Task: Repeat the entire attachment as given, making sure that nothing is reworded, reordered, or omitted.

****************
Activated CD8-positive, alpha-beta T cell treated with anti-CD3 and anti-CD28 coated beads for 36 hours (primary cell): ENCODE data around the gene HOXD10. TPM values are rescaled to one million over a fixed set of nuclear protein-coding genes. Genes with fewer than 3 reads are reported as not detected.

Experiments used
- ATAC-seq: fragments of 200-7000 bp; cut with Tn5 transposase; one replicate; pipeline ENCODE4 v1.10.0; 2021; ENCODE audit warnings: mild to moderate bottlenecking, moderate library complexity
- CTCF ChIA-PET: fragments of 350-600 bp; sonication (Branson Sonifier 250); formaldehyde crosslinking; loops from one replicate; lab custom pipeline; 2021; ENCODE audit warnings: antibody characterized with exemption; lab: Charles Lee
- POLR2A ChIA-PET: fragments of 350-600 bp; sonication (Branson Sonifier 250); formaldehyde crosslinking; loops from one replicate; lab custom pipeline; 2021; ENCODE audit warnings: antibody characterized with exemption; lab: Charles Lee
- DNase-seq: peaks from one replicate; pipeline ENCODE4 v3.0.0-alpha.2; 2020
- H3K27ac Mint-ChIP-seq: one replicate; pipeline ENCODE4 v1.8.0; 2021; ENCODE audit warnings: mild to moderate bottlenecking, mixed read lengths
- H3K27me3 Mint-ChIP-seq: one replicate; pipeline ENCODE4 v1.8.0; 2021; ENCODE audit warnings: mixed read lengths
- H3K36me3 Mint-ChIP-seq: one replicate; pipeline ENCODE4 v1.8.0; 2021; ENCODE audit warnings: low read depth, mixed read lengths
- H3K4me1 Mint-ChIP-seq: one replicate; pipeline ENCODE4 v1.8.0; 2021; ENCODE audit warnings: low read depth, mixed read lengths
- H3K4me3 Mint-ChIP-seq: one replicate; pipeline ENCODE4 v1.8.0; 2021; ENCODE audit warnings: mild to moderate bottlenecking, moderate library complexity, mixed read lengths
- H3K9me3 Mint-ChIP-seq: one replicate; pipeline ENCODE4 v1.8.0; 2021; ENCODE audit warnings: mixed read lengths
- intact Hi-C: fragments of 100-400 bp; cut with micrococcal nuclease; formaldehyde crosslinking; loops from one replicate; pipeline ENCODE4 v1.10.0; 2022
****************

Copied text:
Activated CD8-positive, alpha-beta T cell treated with anti-CD3 and anti-CD28 coated beads for 36 hours (primary cell): ENCODE data around the gene HOXD10. TPM values are rescaled to one million over a fixed set of nuclear protein-coding genes. Genes with fewer than 3 reads are reported as not detected.

Experiments used
- ATAC-seq: fragments of 200-7000 bp; cut with Tn5 transposase; one replicate; pipeline ENCODE4 v1.10.0; 2021; ENCODE audit warnings: mild to moderate bottlenecking, moderate library complexity
- CTCF ChIA-PET: fragments of 350-600 bp; sonication (Branson Sonifier 250); formaldehyde crosslinking; loops from one replicate; lab custom pipeline; 2021; ENCODE audit warnings: antibody characterized with exemption; lab: Charles Lee
- POLR2A ChIA-PET: fragments of 350-600 bp; sonication (Branson Sonifier 250); formaldehyde crosslinking; loops from one replicate; lab custom pipeline; 2021; ENCODE audit warnings: antibody characterized with exemption; lab: Charles Lee
- DNase-seq: peaks from one replicate; pipeline ENCODE4 v3.0.0-alpha.2; 2020
- H3K27ac Mint-ChIP-seq: one replicate; pipeline ENCODE4 v1.8.0; 2021; ENCODE audit warnings: mild to moderate bottlenecking, mixed read lengths
- H3K27me3 Mint-ChIP-seq: one replicate; pipeline ENCODE4 v1.8.0; 2021; ENCODE audit warnings: mixed read lengths
- H3K36me3 Mint-ChIP-seq: one replicate; pipeline ENCODE4 v1.8.0; 2021; ENCODE audit warnings: low read depth, mixed read lengths
- H3K4me1 Mint-ChIP-seq: one replicate; pipeline ENCODE4 v1.8.0; 2021; ENCODE audit warnings: low read depth, mixed read lengths
- H3K4me3 Mint-ChIP-seq: one replicate; pipeline ENCODE4 v1.8.0; 2021; ENCODE audit warnings: mild to moderate bottlenecking, moderate library complexity, mixed read lengths
- H3K9me3 Mint-ChIP-seq: one replicate; pipeline ENCODE4 v1.8.0; 2021; ENCODE audit warnings: mixed read lengths
- intact Hi-C: fragments of 100-400 bp; cut with micrococcal nuclease; formaldehyde crosslinking; loops from one replicate; pipeline ENCODE4 v1.10.0; 2022